Making Your Idea Matter

Having repeatedly heard folks in social innovation circles refer to Al Etmanski, I felt compelled to pick up his book Impact: Six Patterns to Spread Your Social Innovation.  It’s intended to guide innovators after their idea has been mushed, mashed, shaped, sanded, polished and tested.

How does a social innovator shepherd an idea from local success to broader systemic impact?

I recommend picking up a copy for his stories illustrating many of the ideas I’ll be posting.  A quick, accessible, useful read.

Etmanski opens by saying we all have the ability, capacity and responsibility to innovate. We can’t escape by saying ‘I’m not a big idea thinker‘ or ‘I’m a doer not a thinker‘. Further, he identifies three types of innovators needed to spread an idea, no matter how amazing, to achieve broader systemic impact.

Disruptive Innovators: have the unwavering belief that we can do better by challenging the the way it’s always been done..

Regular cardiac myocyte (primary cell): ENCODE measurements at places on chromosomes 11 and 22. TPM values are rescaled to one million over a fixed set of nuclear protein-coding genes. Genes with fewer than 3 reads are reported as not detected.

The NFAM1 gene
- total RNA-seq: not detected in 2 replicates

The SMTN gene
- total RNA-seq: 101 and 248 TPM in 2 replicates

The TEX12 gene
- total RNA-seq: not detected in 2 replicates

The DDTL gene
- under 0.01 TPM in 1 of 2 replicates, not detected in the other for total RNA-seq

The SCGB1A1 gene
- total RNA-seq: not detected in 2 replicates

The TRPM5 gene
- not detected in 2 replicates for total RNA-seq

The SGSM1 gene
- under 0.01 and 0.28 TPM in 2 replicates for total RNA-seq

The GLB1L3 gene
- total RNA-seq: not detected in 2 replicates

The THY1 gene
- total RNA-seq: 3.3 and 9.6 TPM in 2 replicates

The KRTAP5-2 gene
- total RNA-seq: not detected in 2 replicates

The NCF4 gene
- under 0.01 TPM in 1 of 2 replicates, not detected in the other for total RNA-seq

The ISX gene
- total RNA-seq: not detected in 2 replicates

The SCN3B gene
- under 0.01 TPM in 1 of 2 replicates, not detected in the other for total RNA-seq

Bridging Innovators: have the credibility and networks to highlight the benefits of the disruptive innovator’s new idea for institutions and policy makers.

Receptive Innovators: have access and knowledge of the system to change policy, law or funding to make the idea possible. (also known as intrapreneurs).

Which type of innovator are you?  Even more importantly, do you know anyone from the other two types of innovator?

 

Podcast Pick: SSIR – Whose Story Are We Telling? (Andrew Means)

Before hearing Andrew Means on the SSIR podcast, I would listen to the stories Not-for-Profit organizations tell about their work and couldn’t help but be inspired.  Hearing the exceptional rags-to-riches story about a person experiencing homelessness that used an NPO’s employment program and now manages a local million dollar company would move me to open my wallet.